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Introduction Managerial research Managerial function

Staffing Function of Management Staffing is an important managerial function Nature of staffing Staffing process Example of staffing Controlling Controlling in management Characteristics of controlling Example of controlling Leading Characteristics of leading Example of leading

Research can be defined as the search for knowledge, or as any systematic investigation, with an open mind, to establish novel facts, usually using a scientific method.

Managerial Research can be broadly define "as a form of systematic inquiry that contributes to knowledge in the field of management". It is also about searching systematically for solutions to management problems.


pertains to recruitment, Staffing pertains to recruitment, selection, selection, development and compensation development and compensation of of subordinates. subordinates

STAFFING FUNCTION OF MANAGEMENT The managerial function of staffing involves manning the organization structure through proper and effective selection, appraisal and development of the personnels to fill the roles assigned to the employers/workforce.


Staffing function is the most important managerial act along with planning, organizing, directing and controlling. The operations of these four functions depend upon the manpower which is available through staffing function.

Staffing is an important managerial function Staffing is a pervasive activity Staffing is a continuous activity The basis of staffing function is efficient management of personnels Staffing helps in placing right men at the right job Staffing is performed by all managers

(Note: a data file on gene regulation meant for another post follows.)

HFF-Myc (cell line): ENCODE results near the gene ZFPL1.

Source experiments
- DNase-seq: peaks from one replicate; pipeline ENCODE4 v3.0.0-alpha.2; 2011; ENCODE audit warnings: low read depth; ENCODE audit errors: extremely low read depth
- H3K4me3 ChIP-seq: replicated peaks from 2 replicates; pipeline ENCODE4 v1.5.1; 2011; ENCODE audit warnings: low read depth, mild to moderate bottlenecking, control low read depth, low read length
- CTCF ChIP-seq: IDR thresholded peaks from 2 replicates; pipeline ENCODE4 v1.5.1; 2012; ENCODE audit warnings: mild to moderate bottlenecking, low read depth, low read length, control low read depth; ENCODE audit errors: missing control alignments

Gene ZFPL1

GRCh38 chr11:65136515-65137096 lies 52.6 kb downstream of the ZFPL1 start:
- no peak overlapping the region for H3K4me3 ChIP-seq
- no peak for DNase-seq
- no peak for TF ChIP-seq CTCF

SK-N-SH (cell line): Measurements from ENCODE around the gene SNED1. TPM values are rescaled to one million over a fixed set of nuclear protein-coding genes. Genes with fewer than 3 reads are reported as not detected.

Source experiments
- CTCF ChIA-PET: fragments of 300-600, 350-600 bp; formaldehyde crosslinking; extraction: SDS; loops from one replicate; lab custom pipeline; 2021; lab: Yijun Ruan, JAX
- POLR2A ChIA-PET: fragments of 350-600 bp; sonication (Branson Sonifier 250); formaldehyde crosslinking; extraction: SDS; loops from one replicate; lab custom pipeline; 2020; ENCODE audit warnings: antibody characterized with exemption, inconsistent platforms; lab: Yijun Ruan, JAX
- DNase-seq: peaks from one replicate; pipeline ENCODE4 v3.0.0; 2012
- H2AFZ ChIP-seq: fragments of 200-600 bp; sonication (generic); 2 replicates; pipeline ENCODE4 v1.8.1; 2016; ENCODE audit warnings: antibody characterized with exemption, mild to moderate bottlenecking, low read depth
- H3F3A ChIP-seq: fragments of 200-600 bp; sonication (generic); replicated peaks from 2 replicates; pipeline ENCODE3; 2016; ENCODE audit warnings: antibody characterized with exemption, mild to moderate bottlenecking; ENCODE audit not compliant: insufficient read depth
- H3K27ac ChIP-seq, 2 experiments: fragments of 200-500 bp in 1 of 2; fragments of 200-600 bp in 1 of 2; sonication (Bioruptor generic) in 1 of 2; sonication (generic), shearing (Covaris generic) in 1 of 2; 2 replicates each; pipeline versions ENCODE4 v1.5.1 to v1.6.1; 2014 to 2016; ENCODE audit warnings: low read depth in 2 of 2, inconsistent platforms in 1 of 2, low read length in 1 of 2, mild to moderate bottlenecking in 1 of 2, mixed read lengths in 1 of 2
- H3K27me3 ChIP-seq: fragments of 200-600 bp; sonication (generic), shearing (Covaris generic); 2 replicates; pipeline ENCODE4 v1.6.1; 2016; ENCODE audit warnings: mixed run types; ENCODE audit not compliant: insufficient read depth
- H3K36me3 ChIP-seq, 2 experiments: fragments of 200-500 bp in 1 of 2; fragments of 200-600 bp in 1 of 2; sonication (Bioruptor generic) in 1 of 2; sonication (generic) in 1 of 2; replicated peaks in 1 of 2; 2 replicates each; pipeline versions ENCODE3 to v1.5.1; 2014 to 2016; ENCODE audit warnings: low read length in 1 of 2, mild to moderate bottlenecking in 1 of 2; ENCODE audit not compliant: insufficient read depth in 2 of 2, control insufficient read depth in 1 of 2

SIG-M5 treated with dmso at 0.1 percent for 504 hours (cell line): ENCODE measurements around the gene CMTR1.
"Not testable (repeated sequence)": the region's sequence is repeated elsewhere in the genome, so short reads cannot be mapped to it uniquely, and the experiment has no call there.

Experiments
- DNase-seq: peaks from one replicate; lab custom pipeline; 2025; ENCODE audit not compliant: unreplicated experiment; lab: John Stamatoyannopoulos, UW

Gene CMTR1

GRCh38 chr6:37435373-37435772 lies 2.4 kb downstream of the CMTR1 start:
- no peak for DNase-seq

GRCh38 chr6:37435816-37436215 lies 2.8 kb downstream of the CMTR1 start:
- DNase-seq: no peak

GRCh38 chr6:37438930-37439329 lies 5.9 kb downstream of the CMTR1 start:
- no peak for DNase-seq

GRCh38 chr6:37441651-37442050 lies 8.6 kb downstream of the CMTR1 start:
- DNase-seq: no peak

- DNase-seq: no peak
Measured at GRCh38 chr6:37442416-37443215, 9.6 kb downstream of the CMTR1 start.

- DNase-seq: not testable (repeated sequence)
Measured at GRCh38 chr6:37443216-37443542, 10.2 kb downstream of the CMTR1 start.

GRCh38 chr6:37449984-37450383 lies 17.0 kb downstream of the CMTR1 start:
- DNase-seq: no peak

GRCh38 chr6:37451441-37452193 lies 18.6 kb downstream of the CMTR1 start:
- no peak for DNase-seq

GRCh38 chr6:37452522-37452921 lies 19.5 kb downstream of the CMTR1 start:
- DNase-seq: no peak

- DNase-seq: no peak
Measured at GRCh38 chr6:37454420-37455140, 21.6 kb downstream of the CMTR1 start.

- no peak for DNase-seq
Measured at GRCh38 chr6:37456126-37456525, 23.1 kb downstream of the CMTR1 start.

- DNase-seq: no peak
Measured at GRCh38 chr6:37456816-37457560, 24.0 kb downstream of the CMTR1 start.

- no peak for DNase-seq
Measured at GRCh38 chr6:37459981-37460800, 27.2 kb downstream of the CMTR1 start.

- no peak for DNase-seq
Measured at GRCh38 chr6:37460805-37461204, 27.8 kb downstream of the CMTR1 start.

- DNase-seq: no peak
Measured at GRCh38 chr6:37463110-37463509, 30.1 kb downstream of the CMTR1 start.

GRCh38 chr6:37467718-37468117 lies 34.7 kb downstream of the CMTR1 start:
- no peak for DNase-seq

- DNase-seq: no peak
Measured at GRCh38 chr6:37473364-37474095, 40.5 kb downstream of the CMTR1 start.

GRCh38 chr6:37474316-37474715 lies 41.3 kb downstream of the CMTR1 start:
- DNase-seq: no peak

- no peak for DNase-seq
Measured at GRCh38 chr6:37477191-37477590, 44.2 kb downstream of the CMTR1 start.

requirements Recruitment Selection Orientation and Placement Training and Development Remuneration Promotion and transfer

1. Manpower requirements- The very first step in staffing is to plan the manpower inventory required by a concern in order to match them with the job requirements and demands. Therefore, it involves forecasting and determining the future manpower needs of the concern.

2. Recruitment- Once the requirements are

notified, the concern invites and solicits applications according to the invitations made to the desirable candidates.

3. Selection- This is the screening step of staffing

in which the solicited applications are screened out and suitable candidates are appointed as per the requirements.

4. Orientation and Placement- Once screening

takes place, the appointed Candidates are made familiar to the work units and work environment through the Orientation programs. Placement takes place by putting right man on the right job.

5. Training and Development- Training is a part

of incentives given to the workers in order to develop and grow them within the concern. Training is generally given according to the nature of activities and scope of expansion in it.

6. Remuneration- It is a kind of compensation

provided monetarily to the Employees for their work performances. This is given according to the nature of Job- skilled or unskilled, physical or mental, etc. Remuneration forms an Important monetary incentive for the employees.

8. Promotion and transfer- Promotion is said

to be a non- monetary incentive in which the worker is shifted from a higher job demanding bigger responsibilities as well as shifting the workers and transferring them to different work units and Branches of the same organization.

Performance management -- as its name implies -- is a system-wide approach intended to improve employee performance, while making managers more directly accountable in achieving those results. For best results, managers must start by appraising current performance, and showing how improvements will coincide with a company's bottom line. Most importantly, the organization must teach employees and managers to focus on improving specific behaviors -- and learn to see the process of their jobs, instead of the results.